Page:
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Lack of Big Deals Could Cause a Drop in Cybersecurity Investment in 2019

The capital raised by transactions valued at $75m and over in H1 2019 is 57.9% of the corresponding figure for the first half of last year 

The total amount invested in cybersecurity companies offering products in financial services globally reached $3.1bn across 169 deals in the first half of the year, just surpassing 40% of 2018’s annual level. Smaller transactions, valued under $75m, made up 63.3% of the capital raised in H1, showcasing the diverse range of smaller companies thriving in the sector. In fact, funding rounds in this bracket have collectively raised more than $2bn every year between 2014 and 2018, increasing from $2.2bn to over $3.0bn during that period. 

Global cybersecurity investment set a new record in 2018, with almost $6.9bn invested across 404 deals. This was due to a surge in larger deals, valued at $75m and over, which collectively raised $3.8bn. 

More than half of this capital was made up of three massive transactions, each valued at over $500m, completed by Hong Kong-based AI company SenseTime. The software company, which specialises in AI-powered recognition technologies, raised $2.2bn last year. Its offering includes face and text authentication services for fraud prevention. Since inception in 2014 it has reached a valuation of $4.5bn, and currently has over 700 clients and partners including Honda and Qualcomm. 

There was only one transaction valued at $500m or more in H1 2019. This dearth of massive funding rounds explains the lag in cybersecurity investment, which was $0.7bn lower than in H1 2018. New York- based Kaseya raised $500m in a private equity round in May. The company provides IT infrastructure management solutions. The CEO Fred Voccola said that the latest capital injection will be used to push sales to MSPs, which are deploying the software for the rapidly increasing demand of SMEs.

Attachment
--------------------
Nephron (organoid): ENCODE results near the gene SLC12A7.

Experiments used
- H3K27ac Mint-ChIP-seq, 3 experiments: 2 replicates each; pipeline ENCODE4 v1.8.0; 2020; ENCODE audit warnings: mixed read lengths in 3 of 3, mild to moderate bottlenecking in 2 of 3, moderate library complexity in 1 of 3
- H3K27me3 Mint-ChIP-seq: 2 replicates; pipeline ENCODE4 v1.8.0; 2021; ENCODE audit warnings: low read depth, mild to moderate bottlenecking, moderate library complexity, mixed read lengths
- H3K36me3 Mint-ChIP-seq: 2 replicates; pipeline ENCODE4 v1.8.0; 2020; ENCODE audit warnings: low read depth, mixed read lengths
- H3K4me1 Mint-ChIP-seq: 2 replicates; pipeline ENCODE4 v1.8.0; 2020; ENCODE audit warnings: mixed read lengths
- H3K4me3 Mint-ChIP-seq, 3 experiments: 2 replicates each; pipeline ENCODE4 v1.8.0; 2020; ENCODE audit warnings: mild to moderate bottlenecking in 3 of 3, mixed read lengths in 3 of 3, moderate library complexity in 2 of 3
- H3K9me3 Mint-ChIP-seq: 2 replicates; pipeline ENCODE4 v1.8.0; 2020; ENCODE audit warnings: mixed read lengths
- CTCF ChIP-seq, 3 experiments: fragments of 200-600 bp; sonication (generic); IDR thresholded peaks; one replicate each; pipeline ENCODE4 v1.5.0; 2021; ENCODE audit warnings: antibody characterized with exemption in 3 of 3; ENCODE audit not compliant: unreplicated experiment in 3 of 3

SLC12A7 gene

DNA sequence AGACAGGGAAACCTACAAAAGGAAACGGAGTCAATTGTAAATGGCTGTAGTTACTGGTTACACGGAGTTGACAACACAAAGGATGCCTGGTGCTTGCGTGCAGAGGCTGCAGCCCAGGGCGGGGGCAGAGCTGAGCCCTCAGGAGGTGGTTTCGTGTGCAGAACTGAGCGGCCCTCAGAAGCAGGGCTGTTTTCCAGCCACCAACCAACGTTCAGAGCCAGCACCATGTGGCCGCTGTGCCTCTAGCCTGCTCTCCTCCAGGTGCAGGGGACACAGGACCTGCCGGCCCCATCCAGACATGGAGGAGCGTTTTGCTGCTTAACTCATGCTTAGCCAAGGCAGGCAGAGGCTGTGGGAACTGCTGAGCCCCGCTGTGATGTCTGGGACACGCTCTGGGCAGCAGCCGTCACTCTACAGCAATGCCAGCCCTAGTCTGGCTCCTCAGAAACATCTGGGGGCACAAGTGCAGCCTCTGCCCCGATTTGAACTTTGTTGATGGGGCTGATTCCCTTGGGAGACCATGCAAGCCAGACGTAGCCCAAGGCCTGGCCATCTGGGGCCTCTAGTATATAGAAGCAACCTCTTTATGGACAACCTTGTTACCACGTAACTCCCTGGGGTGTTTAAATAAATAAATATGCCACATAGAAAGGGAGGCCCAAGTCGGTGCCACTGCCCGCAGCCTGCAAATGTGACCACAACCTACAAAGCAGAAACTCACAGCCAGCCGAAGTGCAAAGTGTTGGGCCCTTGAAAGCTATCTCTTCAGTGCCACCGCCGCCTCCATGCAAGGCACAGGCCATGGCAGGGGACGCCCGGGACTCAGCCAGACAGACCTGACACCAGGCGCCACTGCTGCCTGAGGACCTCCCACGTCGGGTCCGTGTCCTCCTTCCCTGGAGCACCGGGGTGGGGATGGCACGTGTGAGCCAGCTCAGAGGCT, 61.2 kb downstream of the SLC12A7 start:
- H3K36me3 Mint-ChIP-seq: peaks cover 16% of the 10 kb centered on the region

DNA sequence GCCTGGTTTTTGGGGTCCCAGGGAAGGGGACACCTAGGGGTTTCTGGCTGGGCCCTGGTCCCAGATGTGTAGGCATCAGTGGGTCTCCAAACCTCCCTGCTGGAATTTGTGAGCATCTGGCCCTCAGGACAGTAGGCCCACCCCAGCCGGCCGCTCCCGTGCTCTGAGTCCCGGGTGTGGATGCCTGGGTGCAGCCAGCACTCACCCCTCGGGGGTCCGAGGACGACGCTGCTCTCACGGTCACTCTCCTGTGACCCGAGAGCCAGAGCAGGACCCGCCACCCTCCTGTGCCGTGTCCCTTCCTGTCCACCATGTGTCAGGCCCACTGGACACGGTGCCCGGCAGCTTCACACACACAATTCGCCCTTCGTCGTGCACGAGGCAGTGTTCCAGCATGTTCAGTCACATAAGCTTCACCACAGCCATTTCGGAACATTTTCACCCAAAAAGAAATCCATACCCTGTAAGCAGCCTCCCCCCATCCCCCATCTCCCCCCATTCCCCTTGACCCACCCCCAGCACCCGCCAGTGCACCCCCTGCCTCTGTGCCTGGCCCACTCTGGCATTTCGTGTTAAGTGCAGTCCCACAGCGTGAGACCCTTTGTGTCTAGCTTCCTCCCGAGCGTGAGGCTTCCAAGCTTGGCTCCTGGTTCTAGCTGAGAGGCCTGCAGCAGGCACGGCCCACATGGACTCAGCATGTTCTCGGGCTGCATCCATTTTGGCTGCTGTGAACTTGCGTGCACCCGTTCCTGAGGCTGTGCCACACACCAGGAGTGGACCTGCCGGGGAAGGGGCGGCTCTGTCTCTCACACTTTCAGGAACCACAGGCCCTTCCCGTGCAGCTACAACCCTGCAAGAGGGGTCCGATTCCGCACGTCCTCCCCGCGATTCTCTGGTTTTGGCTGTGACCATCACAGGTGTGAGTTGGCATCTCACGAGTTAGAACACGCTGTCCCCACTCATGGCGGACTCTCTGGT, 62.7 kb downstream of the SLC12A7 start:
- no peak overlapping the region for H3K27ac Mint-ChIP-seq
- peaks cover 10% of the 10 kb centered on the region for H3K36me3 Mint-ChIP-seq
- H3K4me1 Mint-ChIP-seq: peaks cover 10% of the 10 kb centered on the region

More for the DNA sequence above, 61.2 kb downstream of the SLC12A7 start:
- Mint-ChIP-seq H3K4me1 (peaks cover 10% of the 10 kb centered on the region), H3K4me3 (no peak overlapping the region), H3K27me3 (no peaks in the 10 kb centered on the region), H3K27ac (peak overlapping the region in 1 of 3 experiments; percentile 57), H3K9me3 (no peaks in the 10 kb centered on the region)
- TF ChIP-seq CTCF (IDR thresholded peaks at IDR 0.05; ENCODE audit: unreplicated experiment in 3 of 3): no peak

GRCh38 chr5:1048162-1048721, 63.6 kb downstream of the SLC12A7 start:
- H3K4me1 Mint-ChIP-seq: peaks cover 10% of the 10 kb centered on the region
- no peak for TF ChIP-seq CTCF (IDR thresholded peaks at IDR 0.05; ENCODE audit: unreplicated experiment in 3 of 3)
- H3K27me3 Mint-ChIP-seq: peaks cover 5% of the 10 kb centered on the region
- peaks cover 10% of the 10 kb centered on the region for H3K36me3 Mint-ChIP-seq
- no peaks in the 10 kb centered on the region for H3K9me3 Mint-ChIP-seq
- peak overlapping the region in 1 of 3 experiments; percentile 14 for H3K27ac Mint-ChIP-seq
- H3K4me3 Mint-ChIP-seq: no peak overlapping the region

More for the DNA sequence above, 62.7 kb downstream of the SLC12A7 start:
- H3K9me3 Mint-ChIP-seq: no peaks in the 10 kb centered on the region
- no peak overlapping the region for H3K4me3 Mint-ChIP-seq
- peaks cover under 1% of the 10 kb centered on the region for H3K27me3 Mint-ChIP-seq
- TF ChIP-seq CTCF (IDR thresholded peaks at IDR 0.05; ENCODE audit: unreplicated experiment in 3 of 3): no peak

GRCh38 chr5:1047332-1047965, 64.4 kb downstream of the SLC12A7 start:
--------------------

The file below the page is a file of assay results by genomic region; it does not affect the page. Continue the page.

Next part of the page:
Cybersecurity exits increased 15x between 2014 and 2018 

Exits in the cybersecurity space, including acquisitions and IPOs, have increased by a whopping 15x from 2014 to 2018. However, in the first half of 2019, there was a slowdown in exit momentum, with only 17 deals being completed, compared with the 23 in H1 2018. Tufin, a global leader in enterprise Network Security Policy Orchestration, completed the only IPO in the first half of 2019, raising $108m at a valuation of $453.6m. 

From 2014 to 2018, there has been a YoY growth in the number of exits, with a compound annual growth rate of 96.8%. This is testament to the growing importance among FIs and enterprises of installing adequate cybersecurity. A rise in cybercrime and cyber-attacks have increased the need for the integration of tighter cybersecurity controls. An example of this is California-based software firm Cylance, which utilises AI to prevent computer viruses and malware. Cylance was acquired by multinational tech conglomerate Blackberry for a $1.4bn price tag in November 2018. 


  • Editorial Director of the The Fintech Times

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